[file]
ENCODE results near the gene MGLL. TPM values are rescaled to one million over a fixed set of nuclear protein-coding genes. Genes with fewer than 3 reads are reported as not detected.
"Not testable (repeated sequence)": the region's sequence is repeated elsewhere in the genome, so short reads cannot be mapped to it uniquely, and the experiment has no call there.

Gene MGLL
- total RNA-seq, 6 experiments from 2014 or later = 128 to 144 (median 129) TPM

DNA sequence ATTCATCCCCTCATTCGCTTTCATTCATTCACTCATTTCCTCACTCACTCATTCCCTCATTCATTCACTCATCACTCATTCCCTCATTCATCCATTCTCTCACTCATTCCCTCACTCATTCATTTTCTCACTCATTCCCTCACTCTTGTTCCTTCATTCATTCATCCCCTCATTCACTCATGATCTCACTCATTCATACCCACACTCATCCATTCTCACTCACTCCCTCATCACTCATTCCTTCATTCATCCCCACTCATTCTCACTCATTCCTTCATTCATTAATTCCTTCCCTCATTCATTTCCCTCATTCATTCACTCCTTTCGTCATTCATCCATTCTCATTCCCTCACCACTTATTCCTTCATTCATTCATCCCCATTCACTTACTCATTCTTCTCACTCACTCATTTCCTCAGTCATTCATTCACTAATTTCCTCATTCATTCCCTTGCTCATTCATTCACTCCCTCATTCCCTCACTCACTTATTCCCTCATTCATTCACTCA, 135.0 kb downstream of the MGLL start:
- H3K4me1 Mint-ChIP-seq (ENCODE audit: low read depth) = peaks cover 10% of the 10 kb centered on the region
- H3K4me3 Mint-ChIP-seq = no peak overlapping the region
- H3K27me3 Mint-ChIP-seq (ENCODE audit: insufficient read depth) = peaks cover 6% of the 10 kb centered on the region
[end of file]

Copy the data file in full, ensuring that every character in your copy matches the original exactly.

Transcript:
ENCODE results near the gene MGLL. TPM values are rescaled to one million over a fixed set of nuclear protein-coding genes. Genes with fewer than 3 reads are reported as not detected.
"Not testable (repeated sequence)": the region's sequence is repeated elsewhere in the genome, so short reads cannot be mapped to it uniquely, and the experiment has no call there.

Gene MGLL
- total RNA-seq, 6 experiments from 2014 or later = 128 to 144 (median 129) TPM

DNA sequence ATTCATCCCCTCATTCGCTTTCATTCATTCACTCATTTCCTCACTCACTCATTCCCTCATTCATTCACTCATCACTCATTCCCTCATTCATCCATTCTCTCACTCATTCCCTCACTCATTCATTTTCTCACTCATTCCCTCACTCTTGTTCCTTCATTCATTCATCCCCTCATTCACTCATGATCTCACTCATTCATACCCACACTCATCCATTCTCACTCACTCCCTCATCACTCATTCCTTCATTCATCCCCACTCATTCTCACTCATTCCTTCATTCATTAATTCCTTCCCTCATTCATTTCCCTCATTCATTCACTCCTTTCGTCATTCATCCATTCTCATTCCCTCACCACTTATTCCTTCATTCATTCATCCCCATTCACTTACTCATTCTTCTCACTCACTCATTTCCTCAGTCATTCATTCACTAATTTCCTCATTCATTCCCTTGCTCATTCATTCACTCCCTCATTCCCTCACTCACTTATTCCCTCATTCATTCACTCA, 135.0 kb downstream of the MGLL start:
- H3K4me1 Mint-ChIP-seq (ENCODE audit: low read depth) = peaks cover 10% of the 10 kb centered on the region
- H3K4me3 Mint-ChIP-seq = no peak overlapping the region
- H3K27me3 Mint-ChIP-seq (ENCODE audit: insufficient read depth) = peaks cover 6% of the 10 kb centered on the region